A stronger grip can benefit athletes of every skill level -- from weekend warrior to professional. Many strength and conditioning programs include wrist exercises, but exercises that specifically target the gripping muscles of the hand and forearm are often overlooked. Mechanical hand grips -- essentially stout springs with handles on them -- are inexpensive training devices that isolate the muscles important to grip strength. Work in several sets of exercises with hand grips during your regular upper-body training to quickly tone and strengthen your fingers, wrists and forearms.
Place one handle of the hand grip against your palm to begin a squeeze-and-release exercise. Wrap your fingers around the other handle. Squeeze the handles together as far as you can. Hold the closed position for 5 seconds, then slowly release your grip. Start with two sets of 10 squeezes for each hand, then build up over several weeks to four sets.
Grip a hand grip between the palm and fingers of one hand, as far toward the tips of you fingers as possible, to prepare to do a reverse squeeze exercise. Close the grip using both hands. Pull your "helper" hand away, and release the grip as slowly as you can. Start with two sets of five reverse squeezes with each hand, then build up to four sets as you get stronger.
Place the hand grip against the palm of you hand, then place the tips of your fingers on the finger springs or "buttons." Curl your fingers toward your palm to close the springs, then slowly release your grip. Add difficulty to this exercise by curling in only one finger at a time. Start with just one set of 10 finger curls on each hand, then work your way up to three or four sets.
Grip strength is an important component of athletics as well as most everyday tasks. According to Bison Strength, grip strength can be divided into several types. Crushing strength would be used to squeeze the juice from a lemon. Pinching strength would be used to carry a wooden plank with one hand. Support gripping strength would be used for endurance tasks like carrying a bag. Grip strength can be addressed by squeezing rubber balls or spring-loaded grippers and holding weights for time intervals.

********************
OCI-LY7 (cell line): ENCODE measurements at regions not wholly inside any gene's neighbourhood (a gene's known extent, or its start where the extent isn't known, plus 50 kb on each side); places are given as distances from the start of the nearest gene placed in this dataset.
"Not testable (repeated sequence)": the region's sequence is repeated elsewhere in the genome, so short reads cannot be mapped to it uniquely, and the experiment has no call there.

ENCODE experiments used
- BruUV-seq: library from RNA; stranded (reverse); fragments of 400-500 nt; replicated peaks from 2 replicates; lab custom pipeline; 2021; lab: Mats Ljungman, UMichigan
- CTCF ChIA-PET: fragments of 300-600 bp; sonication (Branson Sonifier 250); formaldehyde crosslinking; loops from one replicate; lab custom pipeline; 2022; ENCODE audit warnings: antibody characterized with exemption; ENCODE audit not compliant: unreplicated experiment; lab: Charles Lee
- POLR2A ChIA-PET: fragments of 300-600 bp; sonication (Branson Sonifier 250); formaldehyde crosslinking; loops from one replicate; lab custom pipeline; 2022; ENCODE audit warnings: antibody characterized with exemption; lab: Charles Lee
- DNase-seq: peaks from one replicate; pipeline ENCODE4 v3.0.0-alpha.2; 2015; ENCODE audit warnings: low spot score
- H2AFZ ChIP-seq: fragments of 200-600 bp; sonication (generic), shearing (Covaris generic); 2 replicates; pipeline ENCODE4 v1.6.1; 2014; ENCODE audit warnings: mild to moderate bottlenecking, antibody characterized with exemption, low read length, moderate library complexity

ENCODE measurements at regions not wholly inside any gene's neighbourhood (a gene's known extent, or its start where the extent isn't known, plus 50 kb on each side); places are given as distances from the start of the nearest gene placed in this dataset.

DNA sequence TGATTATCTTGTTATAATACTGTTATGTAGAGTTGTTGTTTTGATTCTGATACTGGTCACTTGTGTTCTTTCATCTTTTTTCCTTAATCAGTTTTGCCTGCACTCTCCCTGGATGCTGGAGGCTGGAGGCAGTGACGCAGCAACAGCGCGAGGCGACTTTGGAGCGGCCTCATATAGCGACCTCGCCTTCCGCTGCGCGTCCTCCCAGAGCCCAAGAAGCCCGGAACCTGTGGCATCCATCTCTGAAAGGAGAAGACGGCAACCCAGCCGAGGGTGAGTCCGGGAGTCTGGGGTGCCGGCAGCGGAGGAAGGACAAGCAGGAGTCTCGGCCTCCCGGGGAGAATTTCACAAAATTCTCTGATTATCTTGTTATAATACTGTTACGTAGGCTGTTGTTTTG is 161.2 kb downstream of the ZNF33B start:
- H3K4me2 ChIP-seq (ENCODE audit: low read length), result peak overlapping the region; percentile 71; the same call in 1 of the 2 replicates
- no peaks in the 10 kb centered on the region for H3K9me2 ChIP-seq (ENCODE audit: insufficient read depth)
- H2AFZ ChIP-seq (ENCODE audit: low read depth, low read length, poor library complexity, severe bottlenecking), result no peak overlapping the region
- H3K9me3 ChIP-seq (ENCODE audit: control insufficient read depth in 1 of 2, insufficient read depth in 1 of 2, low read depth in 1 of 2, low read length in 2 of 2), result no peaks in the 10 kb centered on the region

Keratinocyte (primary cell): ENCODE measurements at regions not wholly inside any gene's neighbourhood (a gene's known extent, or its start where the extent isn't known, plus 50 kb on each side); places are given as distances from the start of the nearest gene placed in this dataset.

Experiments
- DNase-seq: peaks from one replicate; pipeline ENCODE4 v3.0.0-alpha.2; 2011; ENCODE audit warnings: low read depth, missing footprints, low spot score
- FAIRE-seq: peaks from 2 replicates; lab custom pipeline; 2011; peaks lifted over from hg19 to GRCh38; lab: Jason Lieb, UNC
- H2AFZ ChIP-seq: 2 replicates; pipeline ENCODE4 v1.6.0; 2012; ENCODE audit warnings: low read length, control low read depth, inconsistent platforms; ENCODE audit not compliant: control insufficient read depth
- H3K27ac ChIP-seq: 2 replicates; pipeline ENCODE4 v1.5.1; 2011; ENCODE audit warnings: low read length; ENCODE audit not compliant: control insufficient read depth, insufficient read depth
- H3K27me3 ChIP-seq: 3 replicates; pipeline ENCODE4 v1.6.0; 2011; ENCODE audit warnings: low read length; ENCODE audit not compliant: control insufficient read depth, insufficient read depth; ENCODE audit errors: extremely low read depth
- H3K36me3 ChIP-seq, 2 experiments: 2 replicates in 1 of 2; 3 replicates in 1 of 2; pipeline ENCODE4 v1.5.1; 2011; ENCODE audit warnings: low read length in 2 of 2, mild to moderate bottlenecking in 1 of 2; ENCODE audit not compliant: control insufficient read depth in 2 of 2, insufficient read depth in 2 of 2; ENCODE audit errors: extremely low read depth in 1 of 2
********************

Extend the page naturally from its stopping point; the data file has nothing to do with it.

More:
Your fingers are controlled by muscles located in your forearms. The closing of your hand is controlled by your forearm flexors, while the opening of your hand is controlled by the forearm extensors. Building your hand strength also builds and thickens these muscles, giving your forearms a strong, powerful appearance.
Grip training strengthens your fingers, wrists and forearms. Improved gripping strength produces faster results in the gym because you are able to hold onto heavy weights. In sports requiring the use of a racquet or bat, you’ll be able to swing it harder without losing your grip. Grip strength, according to the American Council on Exercise, is especially important for sports like climbing and gymnastics, which often require you to support your own body weight with your grip.
When you increase the amount of force your hands can apply, you also increase your endurance during instances where your hands must apply force for longer periods of time. If you need to carry bags or suitcases for long periods of time, you won't need to worry about losing your grip due to fatigue.
Some grip exercises can be used to build your fingers independently. Musicians like violin and guitar players need the ability to apply pressure with each individual finger. Musicians will often build their grips using spring-loaded grip tools with separate springs for each finger. Improved dexterity also helps improve typing.